For better or worse and in ways large and small, social networks really have changed the way the world does business. Just ask the music industry. Sites like Myspace and Facebook have absolutely changed the old standard methodology used by record labels to market bands and artists. Twitter has accentuated the “word of mouth” philosophy in advertising more than anything else in the past. A film studio can run all of the television ads they want to for their next film, but if it turns out that film is subpar and a hoard of twitter users tweet to their followers saying as much, that studio is going to have trouble combatting that…Read more
Social media has had a detrimental impact on print journalism, thanks to the vast difference in communication speed. Even the world of political campaigning has seen a change. President Barack Obama’s 2008 run for the White House most likely would not have been as successful were it not for the ingenious idea of his campaign staff to exploit social media for fundraising, which was a real political first. Social networking has revolutionized so many aspects in our lives, even in corners of the world we wouldn’t necessarily assume so, like remote farming villages in Indonesia. The new social networking site 8villages is seeing to it.
The website, which was put together by French entrepreneur and agronomist Mathieu Le Bras, has proven to be transformative for the way Indonesian farmers interact and do their work. According to the website’s main page, one of the goals of this site is to provide “a highly scalable platform for farmers to generate microblog posts, share brand comparison, give feedbacks on products and farming techniques, and attend trainings provided by experts.” In order to set up the site, Le Bras partnered with Dr. Yusep Rosmansyah, a local telecommunications scientist. Although the project is still in its experimental phase, it has proven to quite popular for the 900 plus users using it.
Le Bras, Rosmansyah and their other partners are looking to expand the website nationwide within the next six months, and they have dreams of crossing the international borders into countries like Vietnam and the Philippines as well. As of right now, users of the site use it exclusively via mobile phone. According to United Nations estimates, about 73% of the rural population in southeast Asia has access to some form of mobile technology, but a whopping 68% of that same population report an insufficient access to timely, accurate and critical information regarding their livelihood. Since a majority of the population in southeast Asia is in the farming industry, this lack of instant communication can have a calamitous effect on the people and the economy. If anything, 8villages is looking to serve as the first humanitarian social networking site.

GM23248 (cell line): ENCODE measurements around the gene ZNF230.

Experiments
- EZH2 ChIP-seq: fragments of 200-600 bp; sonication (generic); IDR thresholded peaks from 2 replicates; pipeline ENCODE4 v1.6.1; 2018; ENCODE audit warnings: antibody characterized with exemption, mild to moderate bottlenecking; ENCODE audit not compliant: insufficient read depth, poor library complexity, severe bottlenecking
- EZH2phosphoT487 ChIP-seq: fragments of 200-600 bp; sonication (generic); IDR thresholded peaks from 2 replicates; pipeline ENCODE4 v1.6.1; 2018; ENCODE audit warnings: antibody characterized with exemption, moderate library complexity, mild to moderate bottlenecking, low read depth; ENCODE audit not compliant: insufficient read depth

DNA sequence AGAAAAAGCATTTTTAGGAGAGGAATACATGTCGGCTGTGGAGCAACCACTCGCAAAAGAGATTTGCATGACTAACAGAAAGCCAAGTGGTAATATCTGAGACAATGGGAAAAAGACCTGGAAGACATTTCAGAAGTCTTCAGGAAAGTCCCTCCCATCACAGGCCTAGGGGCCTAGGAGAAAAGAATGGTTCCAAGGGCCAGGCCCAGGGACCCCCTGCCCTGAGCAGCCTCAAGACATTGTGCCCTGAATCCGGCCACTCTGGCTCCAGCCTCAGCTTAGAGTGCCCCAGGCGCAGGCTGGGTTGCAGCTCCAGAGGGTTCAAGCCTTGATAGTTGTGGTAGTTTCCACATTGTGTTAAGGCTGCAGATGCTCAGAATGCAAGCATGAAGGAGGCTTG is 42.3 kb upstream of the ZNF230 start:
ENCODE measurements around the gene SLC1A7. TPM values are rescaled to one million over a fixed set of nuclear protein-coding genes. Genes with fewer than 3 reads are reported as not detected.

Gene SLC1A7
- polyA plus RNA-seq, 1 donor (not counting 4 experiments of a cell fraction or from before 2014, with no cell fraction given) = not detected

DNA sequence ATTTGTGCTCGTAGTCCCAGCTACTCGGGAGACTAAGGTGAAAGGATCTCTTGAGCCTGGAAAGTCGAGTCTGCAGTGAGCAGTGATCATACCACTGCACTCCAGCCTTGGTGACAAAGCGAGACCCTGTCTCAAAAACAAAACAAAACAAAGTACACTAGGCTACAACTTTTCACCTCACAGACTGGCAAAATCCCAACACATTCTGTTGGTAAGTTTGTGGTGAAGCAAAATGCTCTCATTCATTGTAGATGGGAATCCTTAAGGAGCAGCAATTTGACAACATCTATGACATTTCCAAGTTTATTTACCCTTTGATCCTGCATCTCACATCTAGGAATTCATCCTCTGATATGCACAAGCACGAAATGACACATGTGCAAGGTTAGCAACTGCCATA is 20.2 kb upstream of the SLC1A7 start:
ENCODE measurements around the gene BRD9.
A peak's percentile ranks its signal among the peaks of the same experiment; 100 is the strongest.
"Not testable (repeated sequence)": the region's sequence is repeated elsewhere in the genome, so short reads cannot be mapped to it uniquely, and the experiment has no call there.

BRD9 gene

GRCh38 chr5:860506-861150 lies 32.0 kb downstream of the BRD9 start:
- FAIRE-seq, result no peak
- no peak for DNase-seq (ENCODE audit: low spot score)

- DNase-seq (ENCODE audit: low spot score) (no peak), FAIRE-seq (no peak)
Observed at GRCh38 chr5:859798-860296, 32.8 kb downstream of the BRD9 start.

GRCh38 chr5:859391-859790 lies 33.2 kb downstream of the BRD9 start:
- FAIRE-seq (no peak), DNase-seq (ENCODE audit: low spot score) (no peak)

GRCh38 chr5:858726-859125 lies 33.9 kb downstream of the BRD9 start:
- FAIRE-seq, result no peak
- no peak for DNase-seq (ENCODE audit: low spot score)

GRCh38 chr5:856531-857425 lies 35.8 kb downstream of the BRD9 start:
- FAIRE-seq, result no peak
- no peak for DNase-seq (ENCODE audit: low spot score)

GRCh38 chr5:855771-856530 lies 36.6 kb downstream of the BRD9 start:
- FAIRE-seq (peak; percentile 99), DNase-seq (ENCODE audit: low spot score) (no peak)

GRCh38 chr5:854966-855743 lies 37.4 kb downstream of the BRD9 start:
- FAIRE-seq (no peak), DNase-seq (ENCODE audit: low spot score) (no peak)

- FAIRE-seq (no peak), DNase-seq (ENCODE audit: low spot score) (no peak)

But it’s not an entirely humanitarian venture; there are certainly capitalistic motives in play as well. Indonesia represents a perfect location for a technological experiment of this nature. Like the rest of the region, Indonesia is experiencing something of an economic boom, possibly at an even more accelerated rate than its neighbors. Tech companies like Nokia and Research in Motion are eager to expand to the country, and many experts in the field are predicting that the suburbs of Jakarta, the nation’s capital, will soon become something akin to the Silicon Valley of southeast Asia. The upper and upper-middle class of the country has become increasingly tech savvy, yet the lower class farming community that keeps the economy afloat is desperately in need of better technology. Therefore, the tech industry is looking to invest.
8villages is certainly an outlier in the community of social networks. Whereas sites like Facebook and Pinterest can be sources for useful information and news, they can also be utilized as nothing more than a haven for videos of cats playing the piano. Le Bras and Rosmansyah have other ideas for this ever-changing global economy, and so far, their site looks to be an unbridled success.